From Google to you
I recently attended a search industry conference at which Matt Cutts, the head of Google’s anti-webspam team, was a keynote speaker. Matt’s team is charged with finding sites that are attempting to cheat the system, documenting how they do it and then dropping them from the search index. As a result, Matt and his team have learned what works best to get sites listed correctly – and it is surprisingly simple. Matt shared a few SEO tips for beginners with us.
These tips are intended for web site owners just getting started in the optimization process. However, it’s often the simplest things that are overlooked. Many of the sites that I and other SEOs are tasked with “fixing” do not follow some of these and as a result rank poorly for searches they should, or at least could, rank well for.
Ten SEO Tips
- Use good URL & Site structure.
It’s been discussed over and over again. Yes, Google can index dynamic page URLs (like those here on AgentGenius.com). However, if you are able to use search friendly URLS – often referred to as PERMALINKS – then you really should. Permalinks allow you to include keywords in your URL, creating one more crumb in the trail you want the search engines and readers to follow.
- Use good and unique page titles.
Page titles should be a brief (only about 65-70 characters) description of what a page contains, or is about. This is another opportunity to let the search engines (and more importantly, your readers) know what they might find on a page. Too often this is ignored, or worse misused. Many sites leave page titles blank, insert just the company name, or use non-descriptive text like “about us” or “our products”. A page title should be able to stand alone, a reader should have an idea what the page is about without reading one word of it’s content.
- Use keywords naturally withing your content (don’t try to stuff them in there).
Google does recognize common root variations of the same word. For example, it knows that engage, engagement, engaging, and engaged are all variations the same word. Don’t waste your time and irritate your readers by using all these words over and over in your pages. However, Google does not know that cat, kitten, kitty, feline or putty-tat could all be used to mean the same thing. When applicable, use common synonyms in your pages as well. Different people use different words to communicate, try to use the most common variations in your writing.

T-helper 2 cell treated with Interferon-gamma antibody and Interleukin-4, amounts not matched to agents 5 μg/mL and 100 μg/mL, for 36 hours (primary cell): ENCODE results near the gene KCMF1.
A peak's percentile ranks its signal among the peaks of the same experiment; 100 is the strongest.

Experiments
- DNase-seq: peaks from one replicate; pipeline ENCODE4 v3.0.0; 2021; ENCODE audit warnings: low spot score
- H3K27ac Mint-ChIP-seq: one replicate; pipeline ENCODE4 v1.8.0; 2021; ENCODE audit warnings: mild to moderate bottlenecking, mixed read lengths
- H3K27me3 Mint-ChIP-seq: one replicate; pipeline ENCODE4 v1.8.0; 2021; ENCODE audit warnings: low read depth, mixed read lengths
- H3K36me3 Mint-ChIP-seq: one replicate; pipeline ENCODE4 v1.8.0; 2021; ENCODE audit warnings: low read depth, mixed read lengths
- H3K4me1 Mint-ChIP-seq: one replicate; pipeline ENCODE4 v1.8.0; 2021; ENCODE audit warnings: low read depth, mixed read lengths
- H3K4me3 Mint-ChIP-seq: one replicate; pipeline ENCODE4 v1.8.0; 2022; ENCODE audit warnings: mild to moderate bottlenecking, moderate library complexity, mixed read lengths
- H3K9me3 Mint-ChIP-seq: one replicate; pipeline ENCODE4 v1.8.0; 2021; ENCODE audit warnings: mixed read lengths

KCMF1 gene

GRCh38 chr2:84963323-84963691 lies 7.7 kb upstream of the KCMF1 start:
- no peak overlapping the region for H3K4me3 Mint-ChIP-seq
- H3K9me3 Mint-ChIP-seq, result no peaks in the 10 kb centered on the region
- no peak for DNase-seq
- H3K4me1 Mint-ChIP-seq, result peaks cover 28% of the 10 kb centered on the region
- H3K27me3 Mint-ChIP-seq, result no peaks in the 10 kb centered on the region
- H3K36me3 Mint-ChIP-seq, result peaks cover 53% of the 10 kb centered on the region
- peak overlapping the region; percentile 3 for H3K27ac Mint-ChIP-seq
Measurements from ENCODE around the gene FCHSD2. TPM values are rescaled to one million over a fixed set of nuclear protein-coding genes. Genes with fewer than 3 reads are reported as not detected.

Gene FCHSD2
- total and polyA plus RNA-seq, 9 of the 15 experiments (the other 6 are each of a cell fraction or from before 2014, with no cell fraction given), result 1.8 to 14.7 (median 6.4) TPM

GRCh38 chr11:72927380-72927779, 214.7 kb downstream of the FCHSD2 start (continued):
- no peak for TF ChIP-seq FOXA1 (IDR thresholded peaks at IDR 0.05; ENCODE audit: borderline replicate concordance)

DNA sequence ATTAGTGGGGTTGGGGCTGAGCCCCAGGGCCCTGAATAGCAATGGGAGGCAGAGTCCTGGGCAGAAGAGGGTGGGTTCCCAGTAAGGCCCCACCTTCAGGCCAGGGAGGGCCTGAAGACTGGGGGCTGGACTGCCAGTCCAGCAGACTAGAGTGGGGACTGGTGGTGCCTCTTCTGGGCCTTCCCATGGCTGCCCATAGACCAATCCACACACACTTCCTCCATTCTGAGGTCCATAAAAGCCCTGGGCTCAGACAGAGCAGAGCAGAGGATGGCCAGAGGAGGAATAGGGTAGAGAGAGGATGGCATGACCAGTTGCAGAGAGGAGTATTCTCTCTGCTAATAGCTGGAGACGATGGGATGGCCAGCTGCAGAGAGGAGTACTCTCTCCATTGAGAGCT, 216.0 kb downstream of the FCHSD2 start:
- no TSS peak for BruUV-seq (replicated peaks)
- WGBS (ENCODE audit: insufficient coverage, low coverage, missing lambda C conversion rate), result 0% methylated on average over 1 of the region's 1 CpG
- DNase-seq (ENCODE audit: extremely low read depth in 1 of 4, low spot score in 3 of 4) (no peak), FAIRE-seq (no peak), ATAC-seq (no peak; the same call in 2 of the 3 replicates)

- Page title and site URL do not have to match.
If you are not using a blog or a content management system (CMS), this is probably not something you ever even considering doing – creating matching titles and URLs is too much work for a manual process. However, if you use a CMS like WordPress it is often done for you automatically. Why not alter the URL slightly and insert a keyword synonym? It’s just one more of the crumbs to follow. (I’ll admit I have not done this – it’s one of those simple things I never even thought about, but feel silly for not doing).
- Check your site logs often to see what you already rank well for.
You might already be ranking well for something and not even know it. Possibly searchers are finding you with keywords you never even considered. By reviwing your search logs, you’ll know how you are being found and be able to optimize your site accordingly.
- Create a blog and post often.
New, fresh content and a growing site is a good indication of relevance. Relevance is what will get you ranked in Google.
- Fill in your description tags.
It’s surprising, how many site owners think the description tag is just a place to stuff keywords. More accurately, it’s displayed by Google (and others) in the search results along with the page title to give searchers an idea what they should expect to find on your web site. A well written description tag should contain your keyword(s) or synonyms and also be truly descriptive of the page and it’s content. If your potential reader thinks this is what they want to see, they will click. If they see a long and obvious list of keywords, chances are they will pass you over.
- Create an XML site map.
Site maps are one of those things SEOs can’t seem to agree on. Many feel that a well structured site will be crawled just fine with out one. Others, myself included, feel that any help they provide is worth the minimal (if any) work required to maintain them. If you run your site in WordPress, or most any CMS, there are plugins available that take all the work out this. I read recently about a test done that showed Google not only came to a site sooner, but it also crawled sites more quickly – a lot more quickly, on sites with site maps. Of course I’d love to link you to it, but can’t locate it at the moment – if you have it, please post in the comments.
- If you are local, be sure to register in the Google local business center.
Put simply, if you run a local business, and are not listed here, you are throwing money away. When people search for products and services in their area, the business identified as local will often rank at the very top of page one, regardless of all other SEO factors.
- Use your chosen keywords in URL and titles.
OK – This is a repeat of 1 & 2, but it’s important so don’t forget to do it.
Simple, right? OK, time to fess up…..how many of these are you not doing on your web site?